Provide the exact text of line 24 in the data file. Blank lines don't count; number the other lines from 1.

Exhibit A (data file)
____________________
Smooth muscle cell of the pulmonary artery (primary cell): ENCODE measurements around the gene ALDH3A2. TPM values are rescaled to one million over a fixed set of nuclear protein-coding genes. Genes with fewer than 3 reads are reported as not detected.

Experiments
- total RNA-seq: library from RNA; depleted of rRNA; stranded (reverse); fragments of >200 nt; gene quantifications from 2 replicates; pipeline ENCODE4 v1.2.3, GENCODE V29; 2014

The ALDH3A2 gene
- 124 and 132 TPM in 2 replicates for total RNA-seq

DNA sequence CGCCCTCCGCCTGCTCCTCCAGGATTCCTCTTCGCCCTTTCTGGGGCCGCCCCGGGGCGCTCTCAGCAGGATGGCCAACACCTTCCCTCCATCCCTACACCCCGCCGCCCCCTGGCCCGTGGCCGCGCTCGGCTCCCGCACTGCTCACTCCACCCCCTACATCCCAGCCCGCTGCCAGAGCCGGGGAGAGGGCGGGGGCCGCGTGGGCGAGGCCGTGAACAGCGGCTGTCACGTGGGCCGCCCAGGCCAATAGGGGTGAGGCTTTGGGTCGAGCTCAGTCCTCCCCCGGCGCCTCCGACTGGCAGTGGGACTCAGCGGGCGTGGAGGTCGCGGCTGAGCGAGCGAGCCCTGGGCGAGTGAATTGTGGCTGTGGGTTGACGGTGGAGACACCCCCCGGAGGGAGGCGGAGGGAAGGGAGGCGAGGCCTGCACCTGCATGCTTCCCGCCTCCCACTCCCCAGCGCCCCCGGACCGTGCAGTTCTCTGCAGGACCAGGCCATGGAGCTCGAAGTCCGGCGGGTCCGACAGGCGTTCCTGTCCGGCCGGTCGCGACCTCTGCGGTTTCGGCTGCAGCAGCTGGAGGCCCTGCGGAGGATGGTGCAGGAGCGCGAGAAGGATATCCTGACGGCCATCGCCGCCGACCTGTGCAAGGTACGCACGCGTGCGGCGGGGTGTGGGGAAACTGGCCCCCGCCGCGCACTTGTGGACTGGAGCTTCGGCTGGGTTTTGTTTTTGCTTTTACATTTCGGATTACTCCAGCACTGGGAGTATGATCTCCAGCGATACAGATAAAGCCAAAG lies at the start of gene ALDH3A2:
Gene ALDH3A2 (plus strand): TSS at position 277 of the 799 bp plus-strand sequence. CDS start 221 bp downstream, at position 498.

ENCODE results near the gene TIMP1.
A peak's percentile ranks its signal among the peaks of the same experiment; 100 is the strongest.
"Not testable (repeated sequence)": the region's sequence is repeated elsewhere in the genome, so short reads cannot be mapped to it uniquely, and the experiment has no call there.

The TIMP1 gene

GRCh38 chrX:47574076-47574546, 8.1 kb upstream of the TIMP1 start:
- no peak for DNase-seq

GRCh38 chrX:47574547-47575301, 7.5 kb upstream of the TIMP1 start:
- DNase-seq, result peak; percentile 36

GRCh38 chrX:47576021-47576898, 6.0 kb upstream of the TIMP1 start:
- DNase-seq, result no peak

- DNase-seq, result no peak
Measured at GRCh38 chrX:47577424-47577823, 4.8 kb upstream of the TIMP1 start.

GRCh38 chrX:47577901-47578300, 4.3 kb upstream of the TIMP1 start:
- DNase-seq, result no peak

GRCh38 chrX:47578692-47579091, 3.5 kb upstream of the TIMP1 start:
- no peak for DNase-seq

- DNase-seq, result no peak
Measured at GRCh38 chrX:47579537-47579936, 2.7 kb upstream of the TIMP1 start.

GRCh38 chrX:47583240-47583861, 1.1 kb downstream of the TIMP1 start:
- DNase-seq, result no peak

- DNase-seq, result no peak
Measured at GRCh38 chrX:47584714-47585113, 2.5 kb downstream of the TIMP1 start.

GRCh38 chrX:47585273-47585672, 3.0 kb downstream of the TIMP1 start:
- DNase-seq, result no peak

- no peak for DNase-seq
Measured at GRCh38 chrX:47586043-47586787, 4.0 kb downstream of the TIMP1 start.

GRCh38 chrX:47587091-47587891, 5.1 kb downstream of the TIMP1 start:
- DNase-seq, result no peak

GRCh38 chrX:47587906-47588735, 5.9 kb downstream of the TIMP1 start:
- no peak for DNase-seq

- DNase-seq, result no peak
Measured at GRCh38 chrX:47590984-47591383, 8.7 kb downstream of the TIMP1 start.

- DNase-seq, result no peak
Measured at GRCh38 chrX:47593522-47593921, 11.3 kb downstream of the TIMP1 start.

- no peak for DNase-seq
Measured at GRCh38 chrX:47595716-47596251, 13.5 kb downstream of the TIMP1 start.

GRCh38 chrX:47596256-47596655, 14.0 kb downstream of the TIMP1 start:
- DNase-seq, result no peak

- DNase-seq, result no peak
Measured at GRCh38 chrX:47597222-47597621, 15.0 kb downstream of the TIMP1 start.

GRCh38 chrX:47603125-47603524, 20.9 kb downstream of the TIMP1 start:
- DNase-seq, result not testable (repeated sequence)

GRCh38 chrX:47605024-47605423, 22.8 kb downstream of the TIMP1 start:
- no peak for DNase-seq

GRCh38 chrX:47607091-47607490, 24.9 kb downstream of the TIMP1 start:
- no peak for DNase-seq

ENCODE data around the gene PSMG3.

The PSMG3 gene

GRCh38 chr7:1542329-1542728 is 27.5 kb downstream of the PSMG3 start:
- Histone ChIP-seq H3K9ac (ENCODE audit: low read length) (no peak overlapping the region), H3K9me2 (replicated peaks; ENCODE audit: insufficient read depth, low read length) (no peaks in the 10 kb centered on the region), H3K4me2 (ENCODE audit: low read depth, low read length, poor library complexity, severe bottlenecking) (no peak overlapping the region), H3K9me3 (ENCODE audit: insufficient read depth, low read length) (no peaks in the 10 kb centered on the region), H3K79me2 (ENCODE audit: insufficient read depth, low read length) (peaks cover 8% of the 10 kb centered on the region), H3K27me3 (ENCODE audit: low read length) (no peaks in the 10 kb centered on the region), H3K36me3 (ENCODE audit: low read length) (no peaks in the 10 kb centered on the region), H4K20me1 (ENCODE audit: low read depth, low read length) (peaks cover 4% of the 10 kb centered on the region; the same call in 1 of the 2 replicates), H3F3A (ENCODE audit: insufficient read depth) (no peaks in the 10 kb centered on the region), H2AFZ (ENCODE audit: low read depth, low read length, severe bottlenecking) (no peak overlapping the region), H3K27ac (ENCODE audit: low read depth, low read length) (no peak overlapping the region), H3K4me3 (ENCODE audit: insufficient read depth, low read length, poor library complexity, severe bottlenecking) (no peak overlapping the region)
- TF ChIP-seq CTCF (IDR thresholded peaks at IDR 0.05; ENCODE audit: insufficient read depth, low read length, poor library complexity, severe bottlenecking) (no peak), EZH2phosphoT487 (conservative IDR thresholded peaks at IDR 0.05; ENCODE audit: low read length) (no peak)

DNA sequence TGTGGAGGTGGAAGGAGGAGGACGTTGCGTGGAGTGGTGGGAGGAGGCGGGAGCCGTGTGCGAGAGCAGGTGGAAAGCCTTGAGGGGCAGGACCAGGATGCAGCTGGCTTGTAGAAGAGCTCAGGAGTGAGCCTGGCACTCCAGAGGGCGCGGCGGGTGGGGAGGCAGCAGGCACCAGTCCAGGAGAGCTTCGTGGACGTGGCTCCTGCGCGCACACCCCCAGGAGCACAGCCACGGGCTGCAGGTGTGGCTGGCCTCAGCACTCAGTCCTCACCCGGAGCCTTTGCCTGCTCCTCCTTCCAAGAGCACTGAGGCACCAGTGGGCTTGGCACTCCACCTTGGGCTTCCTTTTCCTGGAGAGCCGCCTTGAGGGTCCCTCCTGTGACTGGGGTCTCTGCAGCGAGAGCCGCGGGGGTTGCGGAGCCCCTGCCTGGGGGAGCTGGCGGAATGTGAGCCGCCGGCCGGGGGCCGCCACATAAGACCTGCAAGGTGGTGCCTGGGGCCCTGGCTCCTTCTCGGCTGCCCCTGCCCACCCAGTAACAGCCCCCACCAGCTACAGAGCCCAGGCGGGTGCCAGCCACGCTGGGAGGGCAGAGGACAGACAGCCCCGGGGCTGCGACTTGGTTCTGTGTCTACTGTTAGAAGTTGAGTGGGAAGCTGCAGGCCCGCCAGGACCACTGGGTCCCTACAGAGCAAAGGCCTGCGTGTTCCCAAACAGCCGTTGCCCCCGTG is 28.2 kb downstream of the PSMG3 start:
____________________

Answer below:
- DNase-seq, result no peak